“The scribes correctly responded that no one can forgive sins, but God. So, to prove that His claim was not an empty boast, He healed the man, offering direct proof that what He had said about forgiving sins was true also.
Jesus claimed to have equal authority with God:
“Jesus also put His words on par with God’s. ‘You have heard that it hath been said . . . [in reference to the Scriptures, the very Word of God] but I tell you . . .’ (Matt. 5: 21-22). This phrase is repeated over and over again,” showing that Jesus portrayed His own words as equally valid as the Torah! He claimed that all the power of heaven and earth was granted to Himself, a position that only God could rightly claim –
And Jesus came and spake unto them, saying, All power is given unto me in heaven and in earth.
Go ye therefore, and teach all nations, baptizing them in the name of the Father, and of the Son, and of the Holy Ghost:
Teaching them to observe all things whatsoever I have commanded you: and, lo, I am with you alway, even unto the end of the world. Amen.
God revealed Himself to and gave the Ten Commandments to Moses, but Jesus gave commandments of His own (including in the Scripture reference made above from Mattthew).
A new commandment I give unto you, That ye love one another; as I have loved you, that ye also love one another.
“Jesus said ‘until heaven and earth disappear, not the smallest letter, not the least stroke of a pen, will by any means disappear from the Law’ (Matt. 5:18), but Jesus later said of His words, ‘Heaven and earth will pass away by My words will never pass away’ (Matt. 24:35). Speaking of those that reject Him, Jesus said, ‘that very word which I spoke will condemn him at the last day’ (John 12:48). There is no question that Jesus expected His words to have equal authority with God’s declaration in the Old Testament.”
“Jesus claimed to be God by requesting prayer in His Name: Jesus not only asked people to believe In Him and obey His commandments, by the asked them to pray in His name. ‘And I will do whatever you ask in my name . . . You may ask me for anything in my name, and I will do it’ (John 14: 13-14). ‘If you remain in me and my words remain in you, ask whatever you wish, and it will be given you’ (John 15:7).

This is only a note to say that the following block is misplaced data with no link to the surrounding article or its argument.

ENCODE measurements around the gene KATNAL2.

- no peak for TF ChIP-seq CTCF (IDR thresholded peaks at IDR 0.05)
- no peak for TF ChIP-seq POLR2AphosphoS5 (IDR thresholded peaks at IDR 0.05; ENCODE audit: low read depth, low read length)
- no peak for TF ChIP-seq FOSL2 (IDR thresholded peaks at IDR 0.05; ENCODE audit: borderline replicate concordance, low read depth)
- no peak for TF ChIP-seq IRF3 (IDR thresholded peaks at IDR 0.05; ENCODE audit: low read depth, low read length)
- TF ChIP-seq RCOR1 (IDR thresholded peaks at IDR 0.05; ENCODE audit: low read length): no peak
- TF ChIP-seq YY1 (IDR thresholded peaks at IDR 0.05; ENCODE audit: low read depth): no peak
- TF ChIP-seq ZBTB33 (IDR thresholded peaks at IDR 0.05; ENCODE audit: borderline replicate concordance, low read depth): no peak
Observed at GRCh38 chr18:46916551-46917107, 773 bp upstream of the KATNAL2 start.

Jesus even insisted, ‘No one comes to the Father except through Me’ (John 14:6). In response to this, the disciples not only prayed in Jesus name (1 Cor. 5:4) but prayed to Christ (Acts 7:59). Jesus certainly intended that His name be invoked both before God and as God in prayer.
“In view of these clear ways in which Jesus claimed to be God, any unbiased observer of the Gospels should recognize that Jesus of Nazareth did claim to be God in human flesh. He claimed to be identical to Yahweh of the Old Testament.”
Dr. Norman Geisler continues with the following:
Alleged Counter-claims of Christ:“In spite of these repeated claims to be God some critics take certain statements of Jesus as denials of deity. Two such incidents are commonly used: In one, a rich young ruler came to Jesus and addressed Him”:
And when he was gone forth into the way, there came one running, and kneeled to him, and asked him, Good Master, what shall I do that I may inherit eternal life?
To which Jesus replied:
And Jesus said unto him, Why callest thou me good? there is none good but one, that is, God.
(See also Matt. 19: 16-30; Luke 18:18-30 for parallel discourses)
“Notice however, that Jesus did not deny that He was God; he asked the young man to examine the implications of what he said. Jesus was saying, ‘Do you realize what you are saying when you call me good? Are you really saying that I am God?’
“Of course the man did not realize the implications of either his statements or what the law was really saying, so Jesus was forcing him into a very uncomfortable dilemma. Either Jesus was good and God, or he was evil and human, for each human is evil and does not deserve eternal life.
“The Second supposed counter-example is found in John 14:28, where Jesus aid, ‘My Father is greater than I.”
How can the Father be greater if Jesus is equal to God? The answer is that, as a man, Jesus subordinated Himself to the Father and accepted limitations inherent with humanity. So, as man the Father was greater. Further, in the economy of salvation, the Father holds a higher office than does the Son [The Father as the Judge, Who judged the entirety of sin as it was laid upon His Son; the Son as the Lamb, the Sacrifice, atonement and propitiation for sin]. Jesus proceeded from the Father as a prophet who brought God’s words and a high priest who interceded for his people. In nature of being - as God - Jesus and the Father are equals (John 1:1; 8:58; 10:30). An earthly father is equally human with his son, but holds a higher office. So the Father and Son in the Trinity are equal in essence but different in function. In like manner, we speak of the president of a nation as being greater in dignity of office, but not in character.